Timber Rattlesnake exhibit to open at Roger Williams Park Zoo

Timber Rattlesnake exhibit to open at Roger Williams Park Zoo

First venomous snake exhibit for the Zoo; the only one in Rhode Island.

 

Providence, RI – Three timber rattlesnakes have taken up residence at the new Snake Den at Roger Williams Park Zoo, just in time for holiday weekend visitors. This exhibit of a venomous snake species is believed to be a first for the Zoo and the only current exhibit of its kind in the state. Situated in the upper Zoo next to the Marco Polo Plaza, it will open to the public on Saturday.

These snakes will serve as ambassadors for a regional wildlife conservation project that is housed, in part, at the Zoo. Lou Perrotti, the RWP Zoo Conservation Program Director, said he is excited to provide visitors with the opportunity to see this species up close. “There are many people who are fascinated by snakes, and especially venomous snakes. Our aim is to dispel the unwarranted fear that has led to the extirpation of the timber rattlesnake in much of New England. They play an important role our New England habitat. ”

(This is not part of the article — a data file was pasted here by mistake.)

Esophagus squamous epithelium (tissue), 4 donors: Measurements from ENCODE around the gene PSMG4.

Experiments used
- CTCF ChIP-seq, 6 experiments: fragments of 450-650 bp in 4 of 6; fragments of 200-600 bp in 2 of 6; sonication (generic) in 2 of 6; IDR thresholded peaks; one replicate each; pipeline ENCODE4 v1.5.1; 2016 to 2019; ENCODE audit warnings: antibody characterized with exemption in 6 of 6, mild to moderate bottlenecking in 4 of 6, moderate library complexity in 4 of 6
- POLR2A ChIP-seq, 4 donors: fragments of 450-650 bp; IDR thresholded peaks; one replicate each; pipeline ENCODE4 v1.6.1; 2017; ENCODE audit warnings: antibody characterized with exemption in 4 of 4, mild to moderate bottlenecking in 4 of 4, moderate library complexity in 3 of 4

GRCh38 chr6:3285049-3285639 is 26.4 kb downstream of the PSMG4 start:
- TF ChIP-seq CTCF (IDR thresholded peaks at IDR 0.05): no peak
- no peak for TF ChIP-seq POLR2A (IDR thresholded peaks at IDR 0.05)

While the shy timber rattlesnake historically dwelt in 31 states ranging from southern Maine to northern Florida, and west to Minnesota and eastern Texas, the species now can be found in only 27. The timber rattlesnake is an important small predator, helping to manage rodent populations while also providing a food source for animals like hawks, bobcats, coyotes, foxes, racer and king snakes that prey on the young rattlesnakes.  Humans are the major threat to the adult timber rattlesnake population. 

Fun facts about timber rattlesnakes:

  • The rattle is made of loosely attached horny segments made of keratin, like human
    fingernails. A new segment is added each time the snake sheds. When vibrated, the rattle

-more-


makes the buzzing sound characteristic of a disturbed rattlesnake.

  • If they have the option, they will retreat, however if they are cornered, they will coil, raise their head up, rattle and strike.
  • They are generally active mid-April to late September. In spring and fall, they are more active in the daylight. In summer, they shift to more crepuscular or nocturnal behavior.
  • During winter, dozens of timber rattlers may congregate together in a den to hibernate below the frost line in association with copperheads (Agkistrodon contortrix), other snakes, and skinks (Eumeces spp.). Dens are generally on open, steep, south facing slopes with rock fissures or talus surrounded by hardwood forests.
  • Humans are the major threat to the adult timber rattlesnake population both directly from indiscriminate killing and collecting, and indirectly through habitat loss and road mortality.
  • They are slow breeders, with females giving birth only once every three to five years.  They are ovoviviparous, meaning the egg remains inside the mother, with the young born live, usually in groups of 6-10.
  • A group of rattlesnakes is called a rhumba.

The Conservation Project